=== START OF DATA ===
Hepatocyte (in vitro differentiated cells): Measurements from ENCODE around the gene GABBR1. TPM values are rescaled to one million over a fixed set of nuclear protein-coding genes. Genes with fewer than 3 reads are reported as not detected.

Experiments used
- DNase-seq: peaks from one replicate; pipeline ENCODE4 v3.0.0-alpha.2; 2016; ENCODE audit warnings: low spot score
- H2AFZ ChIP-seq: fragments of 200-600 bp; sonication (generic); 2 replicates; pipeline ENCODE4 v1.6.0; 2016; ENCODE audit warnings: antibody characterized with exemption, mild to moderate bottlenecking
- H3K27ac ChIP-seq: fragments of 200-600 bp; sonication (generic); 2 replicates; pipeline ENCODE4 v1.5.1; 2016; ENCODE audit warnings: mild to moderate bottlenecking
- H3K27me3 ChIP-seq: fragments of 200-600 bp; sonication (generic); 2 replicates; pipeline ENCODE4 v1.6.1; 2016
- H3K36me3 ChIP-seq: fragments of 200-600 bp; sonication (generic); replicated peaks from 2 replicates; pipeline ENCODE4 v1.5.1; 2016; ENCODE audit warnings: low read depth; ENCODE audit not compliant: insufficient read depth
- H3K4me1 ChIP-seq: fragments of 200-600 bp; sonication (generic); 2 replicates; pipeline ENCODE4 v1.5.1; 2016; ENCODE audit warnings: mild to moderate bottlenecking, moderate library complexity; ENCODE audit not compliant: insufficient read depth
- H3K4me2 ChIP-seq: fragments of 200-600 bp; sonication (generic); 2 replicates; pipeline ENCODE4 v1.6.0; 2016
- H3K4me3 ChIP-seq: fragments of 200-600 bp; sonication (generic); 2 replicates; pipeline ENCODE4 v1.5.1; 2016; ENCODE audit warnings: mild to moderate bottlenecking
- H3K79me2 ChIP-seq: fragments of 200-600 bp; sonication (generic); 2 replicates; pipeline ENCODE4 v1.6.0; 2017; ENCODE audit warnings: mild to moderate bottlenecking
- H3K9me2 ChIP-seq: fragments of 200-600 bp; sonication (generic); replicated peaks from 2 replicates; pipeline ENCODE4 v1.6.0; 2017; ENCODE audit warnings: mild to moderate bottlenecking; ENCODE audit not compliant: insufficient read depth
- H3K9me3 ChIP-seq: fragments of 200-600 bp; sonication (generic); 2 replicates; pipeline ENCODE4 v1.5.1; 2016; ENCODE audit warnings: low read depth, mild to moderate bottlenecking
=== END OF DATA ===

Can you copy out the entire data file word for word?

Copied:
Hepatocyte (in vitro differentiated cells): Measurements from ENCODE around the gene GABBR1. TPM values are rescaled to one million over a fixed set of nuclear protein-coding genes. Genes with fewer than 3 reads are reported as not detected.

Experiments used
- DNase-seq: peaks from one replicate; pipeline ENCODE4 v3.0.0-alpha.2; 2016; ENCODE audit warnings: low spot score
- H2AFZ ChIP-seq: fragments of 200-600 bp; sonication (generic); 2 replicates; pipeline ENCODE4 v1.6.0; 2016; ENCODE audit warnings: antibody characterized with exemption, mild to moderate bottlenecking
- H3K27ac ChIP-seq: fragments of 200-600 bp; sonication (generic); 2 replicates; pipeline ENCODE4 v1.5.1; 2016; ENCODE audit warnings: mild to moderate bottlenecking
- H3K27me3 ChIP-seq: fragments of 200-600 bp; sonication (generic); 2 replicates; pipeline ENCODE4 v1.6.1; 2016
- H3K36me3 ChIP-seq: fragments of 200-600 bp; sonication (generic); replicated peaks from 2 replicates; pipeline ENCODE4 v1.5.1; 2016; ENCODE audit warnings: low read depth; ENCODE audit not compliant: insufficient read depth
- H3K4me1 ChIP-seq: fragments of 200-600 bp; sonication (generic); 2 replicates; pipeline ENCODE4 v1.5.1; 2016; ENCODE audit warnings: mild to moderate bottlenecking, moderate library complexity; ENCODE audit not compliant: insufficient read depth
- H3K4me2 ChIP-seq: fragments of 200-600 bp; sonication (generic); 2 replicates; pipeline ENCODE4 v1.6.0; 2016
- H3K4me3 ChIP-seq: fragments of 200-600 bp; sonication (generic); 2 replicates; pipeline ENCODE4 v1.5.1; 2016; ENCODE audit warnings: mild to moderate bottlenecking
- H3K79me2 ChIP-seq: fragments of 200-600 bp; sonication (generic); 2 replicates; pipeline ENCODE4 v1.6.0; 2017; ENCODE audit warnings: mild to moderate bottlenecking
- H3K9me2 ChIP-seq: fragments of 200-600 bp; sonication (generic); replicated peaks from 2 replicates; pipeline ENCODE4 v1.6.0; 2017; ENCODE audit warnings: mild to moderate bottlenecking; ENCODE audit not compliant: insufficient read depth
- H3K9me3 ChIP-seq: fragments of 200-600 bp; sonication (generic); 2 replicates; pipeline ENCODE4 v1.5.1; 2016; ENCODE audit warnings: low read depth, mild to moderate bottlenecking